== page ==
Over the next year, the centre is to conduct an inquiry into effective classroom practice, designed to help teachers develop their performance.
Although she wants to start with no preconceptions, Ms Imrie took issue with the idea that particular one-size-fits-all approaches to teaching practice were the way to go.
She said: "You hear teachers say things like 'you have to have a three-part lesson' and 'you have to have a PowerPoint in every lesson'.
"Somewhere, a message has got through that there's a unique model about how to teach maths. But it's not about one model. The best teachers are the really reflective ones who make things their own, adapt to learners and review what they have done."
Accordingly, the investigation will seek to listen to teachers about the detail of what constitutes effective teaching, while recognising the challenges they face in improving their practice, such as a shortage of time, curriculum requirements and assessment.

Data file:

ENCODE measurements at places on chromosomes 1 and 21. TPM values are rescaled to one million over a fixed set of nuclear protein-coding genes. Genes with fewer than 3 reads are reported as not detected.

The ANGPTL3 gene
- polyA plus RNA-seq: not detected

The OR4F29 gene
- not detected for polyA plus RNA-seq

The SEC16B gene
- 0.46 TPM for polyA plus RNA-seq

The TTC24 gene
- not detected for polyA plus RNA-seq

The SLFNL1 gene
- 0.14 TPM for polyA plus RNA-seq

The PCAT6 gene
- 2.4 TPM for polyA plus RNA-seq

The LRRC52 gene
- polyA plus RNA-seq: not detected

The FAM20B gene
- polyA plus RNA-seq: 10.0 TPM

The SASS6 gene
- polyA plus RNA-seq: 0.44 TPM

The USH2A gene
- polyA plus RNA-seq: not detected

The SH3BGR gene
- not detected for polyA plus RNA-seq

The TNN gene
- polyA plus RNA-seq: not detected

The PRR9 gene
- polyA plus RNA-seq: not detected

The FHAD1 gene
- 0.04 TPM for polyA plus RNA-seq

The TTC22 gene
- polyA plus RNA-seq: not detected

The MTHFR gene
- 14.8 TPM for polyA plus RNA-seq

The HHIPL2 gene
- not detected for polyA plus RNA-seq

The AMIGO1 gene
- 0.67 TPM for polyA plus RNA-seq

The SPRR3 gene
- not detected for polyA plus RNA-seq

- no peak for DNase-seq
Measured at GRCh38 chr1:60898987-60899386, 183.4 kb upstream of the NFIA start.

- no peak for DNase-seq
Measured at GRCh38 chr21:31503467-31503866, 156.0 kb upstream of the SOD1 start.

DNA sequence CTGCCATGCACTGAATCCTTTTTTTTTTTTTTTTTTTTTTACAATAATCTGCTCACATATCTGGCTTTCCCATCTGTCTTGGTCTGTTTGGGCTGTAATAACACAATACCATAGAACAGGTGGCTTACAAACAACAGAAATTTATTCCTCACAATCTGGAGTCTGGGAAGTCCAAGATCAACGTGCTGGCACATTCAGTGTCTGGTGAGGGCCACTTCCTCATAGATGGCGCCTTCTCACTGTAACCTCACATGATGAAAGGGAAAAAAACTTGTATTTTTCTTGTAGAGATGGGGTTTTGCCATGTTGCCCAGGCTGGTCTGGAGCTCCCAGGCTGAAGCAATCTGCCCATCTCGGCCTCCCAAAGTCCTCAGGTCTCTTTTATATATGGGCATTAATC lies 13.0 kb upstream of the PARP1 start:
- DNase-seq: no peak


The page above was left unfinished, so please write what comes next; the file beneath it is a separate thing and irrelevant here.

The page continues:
It is being backed by the national strategies and Ofsted, which many would see as among the biggest influences on classroom practice.
Ms Imrie added: "It's about reaffirming what good teaching and learning is.
We do not just want to leave teachers adrift; we want to provide well trialled examples of approaches that will work well."
The inquiry was launched last week, with a national conference in London at which an invited audience of teachers contributed to debates and seminars on the subject.
Teachers are also being invited to contribute opinions and evidence through the national centre's website. Regional conferences will follow over the autumn and winter,. A final report, including detailed exemplar materials setting out different teaching approaches, will be published next year.